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Baltimore: Viewers may be interested in the book "I Remember Running" by Darcy Wakefield, a woman who had a baby and wrote this book in the short time between her diagnosis of ALS and death. Her friends created this Web site.

Steven Ascher and Jeanne Jordan: Thanks.

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San Francisco: Steven and Jeanne, I had trouble sleeping last night because I was so moved by your beautiful film and the chance to meet that amazing family. I am curious about Alex's interaction and relationship with his father as Alex became older and Stephen lost his abilities to speak and play with his son.

Steven Ascher and Jeanne Jordan: Alex and Stephen had an amazing and close relationship. Stephen once described himself as Alex's "Barcalounger" as they watched movies together. Stephen had a list of commands and comments for Alex programmed in his voice synthesizer and Alex never disobeyed him.

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Modesto, Calif.: What difficulties did you encounter through the documentary process? Did the family experience "buyer's remorse" about letting you film? Were there scenes that you couldn't include because of objections? Seems like the longer you stay in a situation the higher the risk of losing your independence.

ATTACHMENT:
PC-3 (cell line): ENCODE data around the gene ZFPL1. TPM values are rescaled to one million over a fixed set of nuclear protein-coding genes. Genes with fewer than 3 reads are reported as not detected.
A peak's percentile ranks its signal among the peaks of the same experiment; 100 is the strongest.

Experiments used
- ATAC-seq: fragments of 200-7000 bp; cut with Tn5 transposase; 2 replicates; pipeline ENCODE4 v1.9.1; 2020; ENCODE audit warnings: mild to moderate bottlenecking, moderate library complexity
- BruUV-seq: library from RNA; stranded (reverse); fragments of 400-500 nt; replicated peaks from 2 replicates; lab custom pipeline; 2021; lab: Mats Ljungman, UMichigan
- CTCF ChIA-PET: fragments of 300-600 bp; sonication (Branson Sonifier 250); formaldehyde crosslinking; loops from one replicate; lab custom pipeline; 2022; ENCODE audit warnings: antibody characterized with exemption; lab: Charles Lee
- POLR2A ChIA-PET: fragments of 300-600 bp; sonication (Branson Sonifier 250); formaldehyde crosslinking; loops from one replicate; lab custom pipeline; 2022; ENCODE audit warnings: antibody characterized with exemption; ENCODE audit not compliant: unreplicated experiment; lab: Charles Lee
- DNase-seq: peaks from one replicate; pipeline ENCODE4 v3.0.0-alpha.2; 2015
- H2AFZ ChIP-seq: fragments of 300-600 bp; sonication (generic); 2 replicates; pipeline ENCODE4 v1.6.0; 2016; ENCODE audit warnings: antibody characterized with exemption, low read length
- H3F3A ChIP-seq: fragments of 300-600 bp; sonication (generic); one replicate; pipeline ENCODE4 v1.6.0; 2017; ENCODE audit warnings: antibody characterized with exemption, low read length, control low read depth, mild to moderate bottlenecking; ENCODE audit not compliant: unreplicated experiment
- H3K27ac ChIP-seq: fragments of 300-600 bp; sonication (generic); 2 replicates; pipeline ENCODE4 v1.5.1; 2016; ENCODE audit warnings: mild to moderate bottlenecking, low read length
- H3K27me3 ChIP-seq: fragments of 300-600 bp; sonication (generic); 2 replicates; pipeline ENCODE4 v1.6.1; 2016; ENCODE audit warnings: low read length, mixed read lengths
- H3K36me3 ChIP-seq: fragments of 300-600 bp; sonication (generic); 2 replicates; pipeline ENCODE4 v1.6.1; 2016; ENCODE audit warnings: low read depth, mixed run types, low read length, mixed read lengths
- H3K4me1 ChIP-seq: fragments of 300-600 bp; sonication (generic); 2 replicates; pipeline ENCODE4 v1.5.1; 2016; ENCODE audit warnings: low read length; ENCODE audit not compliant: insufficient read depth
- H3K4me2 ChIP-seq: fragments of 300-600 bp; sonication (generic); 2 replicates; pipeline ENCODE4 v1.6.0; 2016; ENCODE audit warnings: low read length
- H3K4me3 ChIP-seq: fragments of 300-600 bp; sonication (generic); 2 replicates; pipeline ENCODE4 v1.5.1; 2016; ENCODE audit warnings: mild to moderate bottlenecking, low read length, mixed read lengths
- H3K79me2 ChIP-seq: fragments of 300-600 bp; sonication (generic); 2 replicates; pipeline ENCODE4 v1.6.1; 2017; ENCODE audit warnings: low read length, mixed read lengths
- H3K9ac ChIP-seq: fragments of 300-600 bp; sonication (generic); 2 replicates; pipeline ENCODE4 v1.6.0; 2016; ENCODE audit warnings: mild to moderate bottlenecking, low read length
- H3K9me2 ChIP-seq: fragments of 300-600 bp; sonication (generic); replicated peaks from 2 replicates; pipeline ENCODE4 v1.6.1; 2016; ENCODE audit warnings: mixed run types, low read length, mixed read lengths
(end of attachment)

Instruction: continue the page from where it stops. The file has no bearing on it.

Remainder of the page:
Steven Ascher and Jeanne Jordan: The Heywoods didn't have any editorial control over the film and never voiced any objections when they saw it close to the time we finished. Our goal was always intimacy rather than objectivity. Keep in mind that we started the film fresh off our own battle with Jeannie's mother's ALS. You'd have to ask them about "buyer's remorse" but our sense is that they feel having many, many hours of Stephen living his amazing life is a gift--one that will help Alex know his dad in the future.

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Modesto, Calif.: How did you choose the Heywood family story -- among the many worthy topics -- to follow, and did you ever think it would involve this much time and dedication to complete the documentary?